penetrate and subvert the sources of
                            capitalist exploitation, rather
                    than
                            offering "alternatives," I think.
                            Capitalism can do perfectly well
                    without
                            a certain percentage of the world's
                            population who find an
                    "alternative".
                            Andy


            ------------------------------------------------------------------------
                            *Andy Blunden*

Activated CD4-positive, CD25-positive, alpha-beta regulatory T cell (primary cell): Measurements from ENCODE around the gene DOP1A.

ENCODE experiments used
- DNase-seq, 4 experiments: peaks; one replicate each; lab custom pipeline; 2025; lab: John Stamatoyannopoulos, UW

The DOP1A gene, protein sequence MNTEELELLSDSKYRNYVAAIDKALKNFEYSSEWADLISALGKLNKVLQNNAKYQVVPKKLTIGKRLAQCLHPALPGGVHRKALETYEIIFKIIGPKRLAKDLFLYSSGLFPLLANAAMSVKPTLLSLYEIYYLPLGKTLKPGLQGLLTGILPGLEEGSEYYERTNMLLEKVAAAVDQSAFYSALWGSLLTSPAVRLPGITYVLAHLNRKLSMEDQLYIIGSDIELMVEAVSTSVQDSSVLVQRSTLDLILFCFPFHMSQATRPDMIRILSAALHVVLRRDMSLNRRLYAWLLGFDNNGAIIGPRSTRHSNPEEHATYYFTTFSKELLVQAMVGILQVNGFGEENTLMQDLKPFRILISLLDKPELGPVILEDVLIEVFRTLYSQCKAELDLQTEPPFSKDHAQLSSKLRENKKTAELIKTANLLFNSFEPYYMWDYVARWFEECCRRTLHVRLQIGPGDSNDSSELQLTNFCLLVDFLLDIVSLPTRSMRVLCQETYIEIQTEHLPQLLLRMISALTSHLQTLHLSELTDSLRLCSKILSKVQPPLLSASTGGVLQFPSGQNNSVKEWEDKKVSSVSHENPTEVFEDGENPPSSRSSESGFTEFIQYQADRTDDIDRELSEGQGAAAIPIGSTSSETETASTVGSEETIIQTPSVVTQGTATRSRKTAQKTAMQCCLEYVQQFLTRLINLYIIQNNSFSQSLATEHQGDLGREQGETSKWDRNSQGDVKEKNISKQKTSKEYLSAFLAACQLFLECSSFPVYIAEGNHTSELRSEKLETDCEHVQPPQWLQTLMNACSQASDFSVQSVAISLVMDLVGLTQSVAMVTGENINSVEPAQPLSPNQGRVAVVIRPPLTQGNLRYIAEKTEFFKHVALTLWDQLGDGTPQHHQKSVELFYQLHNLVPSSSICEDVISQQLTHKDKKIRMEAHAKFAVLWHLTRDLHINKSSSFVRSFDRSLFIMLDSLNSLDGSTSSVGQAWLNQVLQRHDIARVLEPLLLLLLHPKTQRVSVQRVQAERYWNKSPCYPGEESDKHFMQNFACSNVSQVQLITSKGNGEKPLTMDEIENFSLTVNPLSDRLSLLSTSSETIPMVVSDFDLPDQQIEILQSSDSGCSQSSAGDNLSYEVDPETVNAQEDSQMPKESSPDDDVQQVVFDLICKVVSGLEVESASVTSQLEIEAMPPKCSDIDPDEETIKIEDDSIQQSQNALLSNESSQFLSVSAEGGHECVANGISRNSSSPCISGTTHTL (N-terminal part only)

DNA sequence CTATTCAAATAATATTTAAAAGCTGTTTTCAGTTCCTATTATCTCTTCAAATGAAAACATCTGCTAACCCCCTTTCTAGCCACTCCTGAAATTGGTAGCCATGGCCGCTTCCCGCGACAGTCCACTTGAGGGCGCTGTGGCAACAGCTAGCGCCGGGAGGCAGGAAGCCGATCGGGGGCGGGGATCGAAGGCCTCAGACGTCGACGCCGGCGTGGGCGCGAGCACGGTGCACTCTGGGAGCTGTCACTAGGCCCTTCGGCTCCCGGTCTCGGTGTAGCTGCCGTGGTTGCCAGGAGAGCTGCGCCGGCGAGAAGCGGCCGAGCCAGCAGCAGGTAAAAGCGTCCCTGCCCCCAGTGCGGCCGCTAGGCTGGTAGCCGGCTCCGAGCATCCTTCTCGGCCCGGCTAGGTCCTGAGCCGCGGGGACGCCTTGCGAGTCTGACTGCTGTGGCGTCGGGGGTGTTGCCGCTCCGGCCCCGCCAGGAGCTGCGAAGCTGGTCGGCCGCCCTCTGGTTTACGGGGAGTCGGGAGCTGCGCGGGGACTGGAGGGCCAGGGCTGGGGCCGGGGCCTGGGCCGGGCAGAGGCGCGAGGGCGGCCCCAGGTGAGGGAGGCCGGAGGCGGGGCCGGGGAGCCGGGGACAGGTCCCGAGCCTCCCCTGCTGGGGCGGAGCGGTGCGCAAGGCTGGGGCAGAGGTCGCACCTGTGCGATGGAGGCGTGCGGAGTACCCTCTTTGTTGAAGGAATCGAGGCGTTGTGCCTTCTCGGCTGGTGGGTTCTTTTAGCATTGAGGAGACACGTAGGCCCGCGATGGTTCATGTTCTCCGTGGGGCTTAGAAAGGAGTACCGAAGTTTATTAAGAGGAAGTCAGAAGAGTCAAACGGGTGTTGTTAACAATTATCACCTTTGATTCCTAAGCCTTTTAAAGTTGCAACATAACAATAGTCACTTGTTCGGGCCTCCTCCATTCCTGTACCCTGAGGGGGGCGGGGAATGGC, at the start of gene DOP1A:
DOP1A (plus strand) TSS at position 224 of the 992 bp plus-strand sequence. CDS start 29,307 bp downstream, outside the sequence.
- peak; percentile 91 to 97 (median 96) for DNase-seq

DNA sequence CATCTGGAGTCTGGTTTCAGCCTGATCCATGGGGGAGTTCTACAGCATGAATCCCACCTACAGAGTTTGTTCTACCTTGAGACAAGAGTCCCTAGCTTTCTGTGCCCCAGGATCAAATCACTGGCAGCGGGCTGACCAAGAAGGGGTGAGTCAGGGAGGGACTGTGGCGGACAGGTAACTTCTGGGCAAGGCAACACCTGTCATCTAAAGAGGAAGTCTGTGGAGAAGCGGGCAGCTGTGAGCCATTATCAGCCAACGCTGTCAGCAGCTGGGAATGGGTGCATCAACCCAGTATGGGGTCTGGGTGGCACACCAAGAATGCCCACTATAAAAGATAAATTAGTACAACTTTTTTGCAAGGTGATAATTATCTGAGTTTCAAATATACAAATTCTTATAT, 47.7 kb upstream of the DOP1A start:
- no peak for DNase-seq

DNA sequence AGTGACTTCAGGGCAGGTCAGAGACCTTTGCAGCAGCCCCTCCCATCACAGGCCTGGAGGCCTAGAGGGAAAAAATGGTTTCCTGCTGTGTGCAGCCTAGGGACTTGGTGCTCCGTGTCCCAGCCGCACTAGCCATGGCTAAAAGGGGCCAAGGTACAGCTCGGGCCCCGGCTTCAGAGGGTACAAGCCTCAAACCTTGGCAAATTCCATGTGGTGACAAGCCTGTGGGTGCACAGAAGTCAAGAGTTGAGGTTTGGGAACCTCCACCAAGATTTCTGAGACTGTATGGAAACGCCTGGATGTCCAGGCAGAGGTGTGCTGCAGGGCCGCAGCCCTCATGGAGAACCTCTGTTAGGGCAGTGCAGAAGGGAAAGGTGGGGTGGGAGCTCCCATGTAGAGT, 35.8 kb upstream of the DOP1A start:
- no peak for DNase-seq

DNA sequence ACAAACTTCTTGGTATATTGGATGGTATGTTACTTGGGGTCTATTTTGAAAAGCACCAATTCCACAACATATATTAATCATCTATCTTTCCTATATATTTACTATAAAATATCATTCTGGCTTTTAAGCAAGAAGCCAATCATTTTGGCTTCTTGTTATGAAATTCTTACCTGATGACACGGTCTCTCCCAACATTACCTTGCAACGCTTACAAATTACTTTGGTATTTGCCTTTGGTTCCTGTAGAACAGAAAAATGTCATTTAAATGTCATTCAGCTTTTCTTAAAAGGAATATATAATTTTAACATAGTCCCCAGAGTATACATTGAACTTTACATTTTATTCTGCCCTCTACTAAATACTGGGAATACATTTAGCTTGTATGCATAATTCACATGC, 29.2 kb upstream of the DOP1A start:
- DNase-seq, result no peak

http://home.mira.net/~andy/
                            <http://home.mira.net/%7Eandy/>


                            mike cole wrote:

                                So my noticing of the fascination and
                                promotion of "culture and
                                creativity" discourse, design schools,
                                and neoliberalism may be more
                    than a
                                symptom of failing eyesight?
                                Mike

                                On Friday, March 21, 2014, Avram Rips
                                <arips@optonline.net
                                <mailto:arips@optonline.net> <mailto:
                                arips@optonline.net
                                <mailto:arips@optonline.net>>> wrote:

                                    The problem is the connection